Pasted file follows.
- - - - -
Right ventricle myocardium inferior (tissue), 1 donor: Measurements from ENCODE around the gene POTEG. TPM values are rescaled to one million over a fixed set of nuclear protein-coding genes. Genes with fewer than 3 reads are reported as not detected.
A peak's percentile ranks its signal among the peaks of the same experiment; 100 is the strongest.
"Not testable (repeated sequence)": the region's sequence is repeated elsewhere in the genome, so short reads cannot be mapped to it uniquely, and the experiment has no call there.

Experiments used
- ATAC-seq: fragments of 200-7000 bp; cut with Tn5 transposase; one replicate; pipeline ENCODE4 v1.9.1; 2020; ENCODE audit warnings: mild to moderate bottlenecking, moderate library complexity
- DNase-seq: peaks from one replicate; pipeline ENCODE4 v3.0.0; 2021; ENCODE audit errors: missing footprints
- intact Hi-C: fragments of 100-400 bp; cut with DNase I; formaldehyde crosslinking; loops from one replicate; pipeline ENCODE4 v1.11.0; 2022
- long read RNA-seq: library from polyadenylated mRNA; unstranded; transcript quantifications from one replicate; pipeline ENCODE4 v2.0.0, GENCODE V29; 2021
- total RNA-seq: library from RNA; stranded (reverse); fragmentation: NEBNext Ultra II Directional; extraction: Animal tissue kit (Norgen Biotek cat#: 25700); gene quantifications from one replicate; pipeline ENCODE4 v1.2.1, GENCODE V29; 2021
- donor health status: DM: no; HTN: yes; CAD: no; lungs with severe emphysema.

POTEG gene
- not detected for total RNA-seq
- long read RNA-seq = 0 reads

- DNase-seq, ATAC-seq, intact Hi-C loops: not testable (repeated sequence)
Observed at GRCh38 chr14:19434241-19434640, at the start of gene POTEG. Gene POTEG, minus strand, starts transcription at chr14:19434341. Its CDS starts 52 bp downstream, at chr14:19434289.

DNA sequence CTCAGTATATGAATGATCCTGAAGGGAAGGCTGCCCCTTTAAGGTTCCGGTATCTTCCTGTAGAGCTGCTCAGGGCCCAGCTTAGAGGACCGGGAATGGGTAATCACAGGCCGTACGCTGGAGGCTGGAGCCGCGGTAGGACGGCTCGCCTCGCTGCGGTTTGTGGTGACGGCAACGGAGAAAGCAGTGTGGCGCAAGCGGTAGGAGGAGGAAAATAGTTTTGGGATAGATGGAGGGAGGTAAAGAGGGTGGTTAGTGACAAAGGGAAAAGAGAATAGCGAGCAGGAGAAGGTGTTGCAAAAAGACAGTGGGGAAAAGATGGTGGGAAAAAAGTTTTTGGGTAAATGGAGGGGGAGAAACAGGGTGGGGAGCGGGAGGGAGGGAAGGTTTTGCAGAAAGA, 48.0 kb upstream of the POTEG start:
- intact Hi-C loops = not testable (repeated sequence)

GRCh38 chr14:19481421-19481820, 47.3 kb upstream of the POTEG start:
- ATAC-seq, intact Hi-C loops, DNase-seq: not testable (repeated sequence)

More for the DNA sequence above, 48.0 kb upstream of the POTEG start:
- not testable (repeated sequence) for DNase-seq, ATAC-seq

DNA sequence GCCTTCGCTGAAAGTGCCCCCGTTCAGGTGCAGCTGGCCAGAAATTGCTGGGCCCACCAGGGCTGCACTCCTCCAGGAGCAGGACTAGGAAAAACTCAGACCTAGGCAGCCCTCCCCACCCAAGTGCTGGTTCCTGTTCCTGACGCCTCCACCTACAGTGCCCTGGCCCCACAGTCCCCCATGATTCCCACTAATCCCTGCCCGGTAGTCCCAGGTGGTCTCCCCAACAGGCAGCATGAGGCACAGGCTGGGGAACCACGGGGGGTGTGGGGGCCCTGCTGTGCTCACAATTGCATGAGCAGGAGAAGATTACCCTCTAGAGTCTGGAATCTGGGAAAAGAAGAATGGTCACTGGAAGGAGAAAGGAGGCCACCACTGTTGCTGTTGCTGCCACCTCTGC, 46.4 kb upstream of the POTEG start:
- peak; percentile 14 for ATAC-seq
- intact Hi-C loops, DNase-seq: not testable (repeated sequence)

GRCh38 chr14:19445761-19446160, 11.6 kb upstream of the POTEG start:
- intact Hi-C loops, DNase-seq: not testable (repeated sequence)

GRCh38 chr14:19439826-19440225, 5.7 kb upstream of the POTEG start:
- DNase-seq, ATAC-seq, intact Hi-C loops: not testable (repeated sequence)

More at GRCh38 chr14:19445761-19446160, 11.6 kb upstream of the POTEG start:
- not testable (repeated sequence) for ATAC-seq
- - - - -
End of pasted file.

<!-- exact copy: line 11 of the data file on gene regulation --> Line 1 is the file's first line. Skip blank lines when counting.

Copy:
POTEG gene